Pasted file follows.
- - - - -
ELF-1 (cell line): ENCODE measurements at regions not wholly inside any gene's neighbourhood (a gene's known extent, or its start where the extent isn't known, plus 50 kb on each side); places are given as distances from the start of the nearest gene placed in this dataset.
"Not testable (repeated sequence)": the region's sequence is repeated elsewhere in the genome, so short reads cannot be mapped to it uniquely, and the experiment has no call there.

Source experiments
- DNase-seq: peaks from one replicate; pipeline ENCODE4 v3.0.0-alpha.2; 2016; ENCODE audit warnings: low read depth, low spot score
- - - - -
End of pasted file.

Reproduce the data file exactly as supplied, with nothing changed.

ELF-1 (cell line): ENCODE measurements at regions not wholly inside any gene's neighbourhood (a gene's known extent, or its start where the extent isn't known, plus 50 kb on each side); places are given as distances from the start of the nearest gene placed in this dataset.
"Not testable (repeated sequence)": the region's sequence is repeated elsewhere in the genome, so short reads cannot be mapped to it uniquely, and the experiment has no call there.

Source experiments
- DNase-seq: peaks from one replicate; pipeline ENCODE4 v3.0.0-alpha.2; 2016; ENCODE audit warnings: low read depth, low spot score